As of late, I am searching for new, emerging designers of furniture and housewares. My efforts to find new talent can sometimes be exhausting, especially when I'm inundated by a sea of websites and recommendations (readers - if you have recommendations, please inundate me with more!). But when I find design that is fresh, intelligent, and simply catches my eye, my search is absolutely exhilarating and well worth the time.
One of the first designers to have grabbed my attention in such a way was Boston-based designer, Debra Folz.
I first heard of Debra when I was reading a New York Times article on the 2011 International Contemporary Furniture Fair. The images of Folz's work was of her Whole Story photo album, which immediately caught my eye. This photo album is not your normal photo album, namely due to the album's resting position - think soda can, half empty, balancing on the edge of its bottom, except that for these albums the position is far less precarious.
When I went to visit Folz at her studio in Boston's South End, I was eager to find out how Whole Story albums stand in such an unexpected position. Folz explained that the books' covers are made with a durable aluminum in order to retain the shape of the cover by withstanding weight and time. After picking up the album for myself, I noticed that the book's weight was substantial, yet surprisingly light for a cover made out of metal. Each album is hand bound after the metal is shaped, and for an additional cost its spine can be customized with a personal inscription.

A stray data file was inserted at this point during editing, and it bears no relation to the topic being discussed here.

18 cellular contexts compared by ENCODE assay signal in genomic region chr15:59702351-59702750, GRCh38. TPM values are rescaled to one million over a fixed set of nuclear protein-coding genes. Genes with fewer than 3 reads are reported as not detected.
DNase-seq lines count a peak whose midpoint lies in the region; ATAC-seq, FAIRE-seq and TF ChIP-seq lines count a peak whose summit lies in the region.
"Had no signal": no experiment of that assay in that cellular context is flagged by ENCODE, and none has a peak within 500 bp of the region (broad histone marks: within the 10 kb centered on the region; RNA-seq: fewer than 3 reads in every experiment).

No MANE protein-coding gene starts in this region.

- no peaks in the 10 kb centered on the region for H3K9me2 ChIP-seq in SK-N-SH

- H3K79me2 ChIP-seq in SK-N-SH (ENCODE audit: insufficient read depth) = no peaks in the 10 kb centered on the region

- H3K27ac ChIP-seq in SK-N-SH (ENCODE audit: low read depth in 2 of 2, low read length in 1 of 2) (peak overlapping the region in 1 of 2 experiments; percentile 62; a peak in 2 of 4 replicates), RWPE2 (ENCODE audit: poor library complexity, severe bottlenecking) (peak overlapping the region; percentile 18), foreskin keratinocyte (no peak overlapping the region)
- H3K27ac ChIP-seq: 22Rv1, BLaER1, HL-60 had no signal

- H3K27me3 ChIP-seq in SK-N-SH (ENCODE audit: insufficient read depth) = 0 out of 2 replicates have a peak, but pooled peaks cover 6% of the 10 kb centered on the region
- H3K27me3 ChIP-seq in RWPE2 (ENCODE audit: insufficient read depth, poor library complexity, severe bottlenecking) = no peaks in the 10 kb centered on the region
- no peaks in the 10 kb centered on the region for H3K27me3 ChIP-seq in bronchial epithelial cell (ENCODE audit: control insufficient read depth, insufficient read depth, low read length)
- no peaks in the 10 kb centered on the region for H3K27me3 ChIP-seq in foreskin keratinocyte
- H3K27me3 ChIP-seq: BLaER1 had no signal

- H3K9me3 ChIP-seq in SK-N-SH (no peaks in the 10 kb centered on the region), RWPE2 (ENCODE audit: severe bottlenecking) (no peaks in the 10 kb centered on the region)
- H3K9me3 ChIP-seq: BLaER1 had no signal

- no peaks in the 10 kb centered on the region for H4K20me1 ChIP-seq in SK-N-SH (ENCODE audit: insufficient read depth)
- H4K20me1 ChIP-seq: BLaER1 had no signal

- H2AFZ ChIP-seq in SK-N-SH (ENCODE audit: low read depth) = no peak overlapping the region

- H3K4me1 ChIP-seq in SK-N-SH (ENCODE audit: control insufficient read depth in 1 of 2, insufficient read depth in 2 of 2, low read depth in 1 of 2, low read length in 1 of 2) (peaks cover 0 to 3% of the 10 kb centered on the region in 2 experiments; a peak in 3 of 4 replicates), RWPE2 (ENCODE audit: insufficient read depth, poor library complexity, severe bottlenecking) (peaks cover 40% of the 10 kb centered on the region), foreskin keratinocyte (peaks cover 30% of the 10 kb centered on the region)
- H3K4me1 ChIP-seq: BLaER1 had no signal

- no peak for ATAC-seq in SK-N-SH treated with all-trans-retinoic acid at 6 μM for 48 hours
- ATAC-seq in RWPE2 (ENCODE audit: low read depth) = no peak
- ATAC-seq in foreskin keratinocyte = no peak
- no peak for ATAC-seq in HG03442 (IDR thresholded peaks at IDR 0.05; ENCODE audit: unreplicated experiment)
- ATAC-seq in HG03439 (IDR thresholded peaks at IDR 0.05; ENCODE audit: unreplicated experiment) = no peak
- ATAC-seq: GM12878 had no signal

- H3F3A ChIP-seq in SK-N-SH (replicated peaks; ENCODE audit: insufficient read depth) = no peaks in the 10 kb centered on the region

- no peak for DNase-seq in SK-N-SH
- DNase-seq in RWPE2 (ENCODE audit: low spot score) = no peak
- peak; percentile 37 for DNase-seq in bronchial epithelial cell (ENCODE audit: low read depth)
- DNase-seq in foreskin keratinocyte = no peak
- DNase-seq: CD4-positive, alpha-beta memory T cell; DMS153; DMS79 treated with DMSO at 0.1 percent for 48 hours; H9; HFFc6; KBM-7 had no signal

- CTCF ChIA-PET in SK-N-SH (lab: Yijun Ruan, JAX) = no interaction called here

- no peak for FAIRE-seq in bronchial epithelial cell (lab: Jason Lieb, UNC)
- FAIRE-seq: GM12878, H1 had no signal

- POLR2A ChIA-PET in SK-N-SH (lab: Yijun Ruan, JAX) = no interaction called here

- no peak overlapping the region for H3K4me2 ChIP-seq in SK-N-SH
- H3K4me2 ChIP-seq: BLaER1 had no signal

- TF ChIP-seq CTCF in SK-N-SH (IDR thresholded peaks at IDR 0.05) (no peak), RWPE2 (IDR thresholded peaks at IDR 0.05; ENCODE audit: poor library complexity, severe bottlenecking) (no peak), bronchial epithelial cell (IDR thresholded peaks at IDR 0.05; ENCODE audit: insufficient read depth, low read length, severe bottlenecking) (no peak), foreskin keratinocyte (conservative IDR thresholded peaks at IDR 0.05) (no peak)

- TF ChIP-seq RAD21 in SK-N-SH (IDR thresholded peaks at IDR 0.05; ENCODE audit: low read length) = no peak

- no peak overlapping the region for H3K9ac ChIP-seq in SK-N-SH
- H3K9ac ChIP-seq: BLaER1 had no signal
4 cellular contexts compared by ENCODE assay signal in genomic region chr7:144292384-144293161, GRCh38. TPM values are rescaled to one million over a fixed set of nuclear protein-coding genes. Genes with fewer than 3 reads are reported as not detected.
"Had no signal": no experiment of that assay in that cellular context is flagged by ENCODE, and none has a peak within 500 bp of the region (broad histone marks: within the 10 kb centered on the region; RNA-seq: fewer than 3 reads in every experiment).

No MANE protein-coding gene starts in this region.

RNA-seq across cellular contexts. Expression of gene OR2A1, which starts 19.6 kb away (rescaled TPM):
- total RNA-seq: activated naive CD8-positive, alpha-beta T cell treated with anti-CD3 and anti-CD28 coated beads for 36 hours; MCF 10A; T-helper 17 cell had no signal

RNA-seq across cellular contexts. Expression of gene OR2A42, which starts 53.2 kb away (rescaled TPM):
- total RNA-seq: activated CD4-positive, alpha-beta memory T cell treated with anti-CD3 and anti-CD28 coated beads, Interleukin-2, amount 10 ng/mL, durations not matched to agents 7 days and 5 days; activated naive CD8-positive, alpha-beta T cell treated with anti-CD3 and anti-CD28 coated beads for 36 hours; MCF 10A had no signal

In addition to the Whole Story photo albums, Folz works with a number of different mediums to create and amazing array of furniture. From floating shelving to embroidered tables, her designs are truly original and captivating. One of the most interesting pieces was a small bench/table that is made of 100% wax. This particular kind of wax is not the same that make your candles; the wax of this bench is of an industrial kind that has a melting point of 240 degrees. But this bench was created mainly as a sculptural piece, so be careful before sitting - it has an approximate threshold of 150lbs (needless to say I didn't sit on it, but I did stare).
To learn more about Debra Folz and her design, check out her website, stop by her Boston studio on the first Friday of every month at the South End's Open Studios, or make an appointment for all other times. You can also see Folz this September at the 'New England Home's 5 Under 40' award event, celebrating her winning rug design, which will be produced by rug makers Landry & Arcari (check out the last image in this gallery to see how the rug will look!).
Images: Nick Siemaska